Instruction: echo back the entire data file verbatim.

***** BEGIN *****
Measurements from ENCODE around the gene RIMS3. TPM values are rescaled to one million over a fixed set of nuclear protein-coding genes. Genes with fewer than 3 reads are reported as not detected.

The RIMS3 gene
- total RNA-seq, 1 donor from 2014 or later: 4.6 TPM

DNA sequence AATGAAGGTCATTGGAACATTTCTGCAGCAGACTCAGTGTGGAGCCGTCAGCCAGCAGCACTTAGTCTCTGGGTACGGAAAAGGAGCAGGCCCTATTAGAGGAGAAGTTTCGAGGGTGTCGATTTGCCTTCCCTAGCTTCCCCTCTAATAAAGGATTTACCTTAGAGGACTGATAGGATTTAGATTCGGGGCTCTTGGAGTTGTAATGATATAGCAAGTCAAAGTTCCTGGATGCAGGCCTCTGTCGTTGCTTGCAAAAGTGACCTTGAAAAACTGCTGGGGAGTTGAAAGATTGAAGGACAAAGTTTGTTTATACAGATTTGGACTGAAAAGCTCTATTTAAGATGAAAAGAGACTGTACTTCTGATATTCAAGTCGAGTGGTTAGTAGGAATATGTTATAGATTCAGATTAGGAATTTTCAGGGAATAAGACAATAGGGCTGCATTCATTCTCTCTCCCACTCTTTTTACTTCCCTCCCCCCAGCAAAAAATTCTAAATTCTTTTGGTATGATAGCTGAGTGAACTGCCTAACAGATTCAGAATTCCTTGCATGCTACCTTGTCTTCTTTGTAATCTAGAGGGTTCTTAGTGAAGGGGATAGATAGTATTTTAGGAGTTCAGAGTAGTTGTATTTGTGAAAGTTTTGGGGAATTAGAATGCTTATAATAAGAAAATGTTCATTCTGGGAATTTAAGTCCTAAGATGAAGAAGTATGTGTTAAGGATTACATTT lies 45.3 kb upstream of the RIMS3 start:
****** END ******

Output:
Measurements from ENCODE around the gene RIMS3. TPM values are rescaled to one million over a fixed set of nuclear protein-coding genes. Genes with fewer than 3 reads are reported as not detected.

The RIMS3 gene
- total RNA-seq, 1 donor from 2014 or later: 4.6 TPM

DNA sequence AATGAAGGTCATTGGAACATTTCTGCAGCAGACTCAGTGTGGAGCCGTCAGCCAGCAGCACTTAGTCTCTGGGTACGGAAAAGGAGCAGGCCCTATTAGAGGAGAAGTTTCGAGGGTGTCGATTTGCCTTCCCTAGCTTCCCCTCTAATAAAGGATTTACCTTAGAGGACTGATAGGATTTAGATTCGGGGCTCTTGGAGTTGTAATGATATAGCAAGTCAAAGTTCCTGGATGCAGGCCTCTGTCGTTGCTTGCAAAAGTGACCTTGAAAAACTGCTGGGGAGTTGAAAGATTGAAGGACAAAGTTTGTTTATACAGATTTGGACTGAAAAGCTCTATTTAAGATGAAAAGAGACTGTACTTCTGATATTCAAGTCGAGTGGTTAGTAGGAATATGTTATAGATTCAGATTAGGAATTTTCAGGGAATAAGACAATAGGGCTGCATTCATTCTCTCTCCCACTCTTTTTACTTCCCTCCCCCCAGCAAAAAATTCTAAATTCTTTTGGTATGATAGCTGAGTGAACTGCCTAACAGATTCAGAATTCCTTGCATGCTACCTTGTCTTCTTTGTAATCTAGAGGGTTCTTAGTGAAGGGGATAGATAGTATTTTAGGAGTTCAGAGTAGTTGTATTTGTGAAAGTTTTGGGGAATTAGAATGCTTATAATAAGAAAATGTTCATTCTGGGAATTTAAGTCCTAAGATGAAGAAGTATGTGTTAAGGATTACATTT lies 45.3 kb upstream of the RIMS3 start: